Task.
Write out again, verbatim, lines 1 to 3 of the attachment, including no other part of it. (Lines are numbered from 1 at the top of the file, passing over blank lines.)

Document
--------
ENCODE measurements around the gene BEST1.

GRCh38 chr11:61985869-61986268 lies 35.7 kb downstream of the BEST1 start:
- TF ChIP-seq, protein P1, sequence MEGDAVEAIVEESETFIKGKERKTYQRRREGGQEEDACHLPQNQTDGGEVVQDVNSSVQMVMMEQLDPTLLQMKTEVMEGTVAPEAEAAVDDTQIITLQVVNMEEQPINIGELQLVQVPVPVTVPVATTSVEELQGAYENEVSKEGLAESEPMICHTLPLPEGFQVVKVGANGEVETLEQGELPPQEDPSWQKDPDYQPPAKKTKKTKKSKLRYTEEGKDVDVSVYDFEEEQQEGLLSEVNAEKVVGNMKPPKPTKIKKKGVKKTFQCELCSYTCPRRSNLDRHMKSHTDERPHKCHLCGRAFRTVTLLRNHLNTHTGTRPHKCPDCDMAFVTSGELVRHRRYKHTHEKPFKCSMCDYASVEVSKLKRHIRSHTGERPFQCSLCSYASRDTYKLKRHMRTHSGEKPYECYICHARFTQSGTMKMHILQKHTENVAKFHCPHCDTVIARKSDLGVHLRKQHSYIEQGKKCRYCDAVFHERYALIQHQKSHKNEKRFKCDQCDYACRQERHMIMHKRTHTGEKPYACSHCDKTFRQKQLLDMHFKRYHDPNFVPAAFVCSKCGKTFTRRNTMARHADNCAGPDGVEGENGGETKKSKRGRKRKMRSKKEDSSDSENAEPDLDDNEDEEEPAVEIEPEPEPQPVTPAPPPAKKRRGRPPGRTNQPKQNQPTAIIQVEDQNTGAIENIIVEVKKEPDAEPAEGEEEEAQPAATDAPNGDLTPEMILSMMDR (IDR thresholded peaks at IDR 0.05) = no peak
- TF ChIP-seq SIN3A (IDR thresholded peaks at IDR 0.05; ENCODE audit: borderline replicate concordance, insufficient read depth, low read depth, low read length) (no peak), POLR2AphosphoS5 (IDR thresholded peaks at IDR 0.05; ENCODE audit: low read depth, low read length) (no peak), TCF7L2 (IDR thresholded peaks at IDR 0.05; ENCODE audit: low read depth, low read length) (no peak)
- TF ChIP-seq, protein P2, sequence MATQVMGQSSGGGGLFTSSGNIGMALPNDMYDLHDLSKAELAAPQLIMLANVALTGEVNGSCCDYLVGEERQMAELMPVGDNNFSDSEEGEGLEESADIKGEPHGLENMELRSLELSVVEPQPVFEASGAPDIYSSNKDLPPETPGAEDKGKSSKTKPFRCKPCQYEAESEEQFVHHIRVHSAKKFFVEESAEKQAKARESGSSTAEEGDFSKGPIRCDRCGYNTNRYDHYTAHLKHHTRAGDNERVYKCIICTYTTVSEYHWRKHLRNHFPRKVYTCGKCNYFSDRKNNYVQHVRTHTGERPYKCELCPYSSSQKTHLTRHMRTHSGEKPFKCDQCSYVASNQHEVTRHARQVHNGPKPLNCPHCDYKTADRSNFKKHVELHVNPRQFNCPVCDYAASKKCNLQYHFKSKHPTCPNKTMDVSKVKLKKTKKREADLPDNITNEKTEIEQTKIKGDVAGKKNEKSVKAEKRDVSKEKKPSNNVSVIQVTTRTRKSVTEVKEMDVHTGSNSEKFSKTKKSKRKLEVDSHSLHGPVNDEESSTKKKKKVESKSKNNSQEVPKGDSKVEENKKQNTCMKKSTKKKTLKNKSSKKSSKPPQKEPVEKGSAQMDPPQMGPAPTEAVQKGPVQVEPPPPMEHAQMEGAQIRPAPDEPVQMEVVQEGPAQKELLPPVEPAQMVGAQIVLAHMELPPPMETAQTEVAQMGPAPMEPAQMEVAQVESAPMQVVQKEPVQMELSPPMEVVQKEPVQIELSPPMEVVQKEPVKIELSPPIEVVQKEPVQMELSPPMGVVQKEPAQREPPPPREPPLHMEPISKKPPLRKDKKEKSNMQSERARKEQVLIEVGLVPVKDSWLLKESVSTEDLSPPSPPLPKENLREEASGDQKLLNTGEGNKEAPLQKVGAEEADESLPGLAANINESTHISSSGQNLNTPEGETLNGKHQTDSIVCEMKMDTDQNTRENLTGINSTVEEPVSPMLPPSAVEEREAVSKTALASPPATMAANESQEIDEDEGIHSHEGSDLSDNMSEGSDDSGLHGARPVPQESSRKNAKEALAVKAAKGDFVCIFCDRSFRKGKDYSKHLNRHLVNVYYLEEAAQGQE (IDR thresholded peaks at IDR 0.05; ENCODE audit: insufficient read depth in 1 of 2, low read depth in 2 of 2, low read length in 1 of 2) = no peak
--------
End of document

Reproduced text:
ENCODE measurements around the gene BEST1.

GRCh38 chr11:61985869-61986268 lies 35.7 kb downstream of the BEST1 start:
- TF ChIP-seq, protein P1, sequence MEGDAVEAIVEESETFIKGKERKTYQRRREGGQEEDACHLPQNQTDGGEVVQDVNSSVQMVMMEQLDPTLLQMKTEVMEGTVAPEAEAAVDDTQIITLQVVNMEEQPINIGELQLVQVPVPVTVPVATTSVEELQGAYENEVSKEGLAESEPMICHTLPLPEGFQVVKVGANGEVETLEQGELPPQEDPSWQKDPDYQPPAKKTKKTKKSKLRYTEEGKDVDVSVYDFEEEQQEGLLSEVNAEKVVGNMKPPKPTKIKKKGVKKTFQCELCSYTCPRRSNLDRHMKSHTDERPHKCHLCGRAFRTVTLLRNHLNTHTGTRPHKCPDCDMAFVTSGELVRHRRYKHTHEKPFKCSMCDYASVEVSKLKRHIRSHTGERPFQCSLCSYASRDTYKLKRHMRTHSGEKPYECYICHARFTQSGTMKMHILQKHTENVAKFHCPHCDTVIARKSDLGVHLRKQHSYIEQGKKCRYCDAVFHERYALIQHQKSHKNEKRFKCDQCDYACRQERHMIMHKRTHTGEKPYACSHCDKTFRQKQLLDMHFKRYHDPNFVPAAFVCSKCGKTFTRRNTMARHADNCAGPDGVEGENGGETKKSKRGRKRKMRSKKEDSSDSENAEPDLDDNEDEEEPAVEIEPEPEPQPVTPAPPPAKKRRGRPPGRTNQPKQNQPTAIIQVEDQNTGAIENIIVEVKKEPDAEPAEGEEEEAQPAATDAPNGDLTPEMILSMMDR (IDR thresholded peaks at IDR 0.05) = no peak